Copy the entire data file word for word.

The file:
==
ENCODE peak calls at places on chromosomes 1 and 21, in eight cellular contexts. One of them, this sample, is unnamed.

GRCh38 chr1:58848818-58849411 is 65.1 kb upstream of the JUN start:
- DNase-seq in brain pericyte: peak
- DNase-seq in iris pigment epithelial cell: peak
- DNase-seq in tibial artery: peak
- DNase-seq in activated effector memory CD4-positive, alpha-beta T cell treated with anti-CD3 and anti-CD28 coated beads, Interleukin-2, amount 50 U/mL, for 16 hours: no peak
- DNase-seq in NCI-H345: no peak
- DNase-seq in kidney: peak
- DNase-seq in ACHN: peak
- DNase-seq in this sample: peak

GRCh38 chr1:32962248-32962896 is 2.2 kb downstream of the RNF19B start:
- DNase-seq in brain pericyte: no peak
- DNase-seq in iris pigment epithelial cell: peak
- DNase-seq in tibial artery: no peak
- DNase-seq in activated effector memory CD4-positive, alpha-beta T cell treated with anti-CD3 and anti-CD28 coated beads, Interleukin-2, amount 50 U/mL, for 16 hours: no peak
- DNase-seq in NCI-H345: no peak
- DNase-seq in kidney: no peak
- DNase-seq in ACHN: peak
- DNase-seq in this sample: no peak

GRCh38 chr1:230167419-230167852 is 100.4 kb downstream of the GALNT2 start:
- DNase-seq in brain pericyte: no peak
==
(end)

ENCODE peak calls at places on chromosomes 1 and 21, in eight cellular contexts. One of them, this sample, is unnamed.

GRCh38 chr1:58848818-58849411 is 65.1 kb upstream of the JUN start:
- DNase-seq in brain pericyte: peak
- DNase-seq in iris pigment epithelial cell: peak
- DNase-seq in tibial artery: peak
- DNase-seq in activated effector memory CD4-positive, alpha-beta T cell treated with anti-CD3 and anti-CD28 coated beads, Interleukin-2, amount 50 U/mL, for 16 hours: no peak
- DNase-seq in NCI-H345: no peak
- DNase-seq in kidney: peak
- DNase-seq in ACHN: peak
- DNase-seq in this sample: peak

GRCh38 chr1:32962248-32962896 is 2.2 kb downstream of the RNF19B start:
- DNase-seq in brain pericyte: no peak
- DNase-seq in iris pigment epithelial cell: peak
- DNase-seq in tibial artery: no peak
- DNase-seq in activated effector memory CD4-positive, alpha-beta T cell treated with anti-CD3 and anti-CD28 coated beads, Interleukin-2, amount 50 U/mL, for 16 hours: no peak
- DNase-seq in NCI-H345: no peak
- DNase-seq in kidney: no peak
- DNase-seq in ACHN: peak
- DNase-seq in this sample: no peak

GRCh38 chr1:230167419-230167852 is 100.4 kb downstream of the GALNT2 start:
- DNase-seq in brain pericyte: no peak